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Landlord-Tenant Issues: Frequently Asked Questions

Landlord-tenant law can be complex and confusing, especially for first-time landlords and tenants. Here are some frequently asked questions about landlord-tenant issues in Florida:


  • Q: When is rent due?

    • A: Rent is typically due on the first of the month, but the specific date should be specified in the lease agreement.

  • Q: What happens if I can't pay my rent on time?

    • A: If you can't pay your rent on time, you should contact your landlord immediately to discuss your options. The landlord may be willing to work with you on a payment plan, but they may also evict you if you do not pay your rent.

  • Q: Can my landlord raise my rent?

    • A: Yes, your landlord can raise your rent, but in some cases they must provide you with written notice of the rent increase at least 30 days in advance.

  • Q: Are there any rent control laws in Florida?

    • A: No, there are state laws in Florida that limit rent. This means that landlords are free to set their own rents, provided the landlord complies with local laws regarding notices required for large rent increases.


  • Q: Who is responsible for repairs?

    • A: The landlord is generally responsible for making repairs to the rental property, but the tenant may be responsible for certain minor repairs, such as replacing light bulbs and fixing leaky faucets. Typically, tenants of single-family homes will be responsible for maintenance and repairs than tenants of an apartment or condo.

  • Q: What happens if my landlord doesn't make repairs?

    • A: If your landlord doesn't make necessary repairs, you may be able to withhold rent until the repairs are made. You may also be able to sue your landlord for damages. You should always consult with an attorney before withholding rent. If you do not follow the required steps, you may be legally evicted for non-payment.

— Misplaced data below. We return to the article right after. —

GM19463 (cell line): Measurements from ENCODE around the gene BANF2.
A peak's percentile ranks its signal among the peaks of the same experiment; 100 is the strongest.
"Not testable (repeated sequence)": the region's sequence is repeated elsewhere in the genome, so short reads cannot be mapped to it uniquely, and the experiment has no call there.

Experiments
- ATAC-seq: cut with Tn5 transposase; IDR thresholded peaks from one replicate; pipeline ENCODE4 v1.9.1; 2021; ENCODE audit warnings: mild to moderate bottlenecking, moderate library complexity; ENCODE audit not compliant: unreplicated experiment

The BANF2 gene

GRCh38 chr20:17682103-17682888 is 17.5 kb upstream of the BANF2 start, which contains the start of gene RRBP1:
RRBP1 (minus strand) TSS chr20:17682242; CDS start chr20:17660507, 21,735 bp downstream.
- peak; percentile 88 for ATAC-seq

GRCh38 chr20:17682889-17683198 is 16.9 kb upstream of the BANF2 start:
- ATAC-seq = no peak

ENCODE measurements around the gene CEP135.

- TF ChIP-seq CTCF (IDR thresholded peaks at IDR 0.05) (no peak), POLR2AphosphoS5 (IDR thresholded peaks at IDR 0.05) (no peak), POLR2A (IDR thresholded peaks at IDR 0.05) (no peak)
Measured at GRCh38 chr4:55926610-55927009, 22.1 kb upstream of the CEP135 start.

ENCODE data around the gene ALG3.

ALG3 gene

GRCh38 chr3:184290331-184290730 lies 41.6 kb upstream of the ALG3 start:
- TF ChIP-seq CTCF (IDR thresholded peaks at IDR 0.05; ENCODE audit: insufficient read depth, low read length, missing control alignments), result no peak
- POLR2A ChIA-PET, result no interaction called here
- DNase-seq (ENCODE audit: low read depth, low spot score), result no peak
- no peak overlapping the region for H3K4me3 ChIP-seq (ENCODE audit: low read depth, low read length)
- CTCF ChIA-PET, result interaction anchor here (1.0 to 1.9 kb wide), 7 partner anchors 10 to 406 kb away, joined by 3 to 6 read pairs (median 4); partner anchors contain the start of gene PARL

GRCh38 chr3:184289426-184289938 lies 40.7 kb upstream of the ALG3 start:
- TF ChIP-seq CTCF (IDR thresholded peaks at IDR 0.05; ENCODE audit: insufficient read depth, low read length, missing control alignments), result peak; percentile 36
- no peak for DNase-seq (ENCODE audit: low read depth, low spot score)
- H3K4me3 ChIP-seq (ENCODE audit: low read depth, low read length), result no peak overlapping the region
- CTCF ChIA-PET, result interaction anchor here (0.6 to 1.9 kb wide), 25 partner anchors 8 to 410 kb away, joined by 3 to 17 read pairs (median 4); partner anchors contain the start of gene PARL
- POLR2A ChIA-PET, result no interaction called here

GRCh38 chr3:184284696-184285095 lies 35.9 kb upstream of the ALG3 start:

• Q: What are my rights in an emergency situation?

    • A: If there is an emergency situation, such as a fire or a flood, you may have the right to make repairs to the property yourself and to deduct the cost of repairs from your rent. This should be addressed by the lease.

Security deposit

  • Q: How much can my landlord charge for a security deposit?

    • A: There is no Florida state law that limits the amount of a security deposit, but local municipalities may set a limit, so be sure to check you local laws. Typically, landlords charge a security deposit of up to two months' rent.

  • Q: When is my security deposit due?

    • The security deposit is typically due at the same time as the first month's rent.

  • Q: When will I get my security deposit back?

    • If the landlord is not planning to withhold any amount from the security deposit, the landlord is required to return your security deposit within 15 days of you moving out. If the landlord intends to withhold any amount of your security deposit, you must be sent a notice of the withholding in writing, by certified mail return receipt requested within 30 days. If you disagree with the amount being withheld, you should contact an attorney immediately to discuss your challenge to the withholding.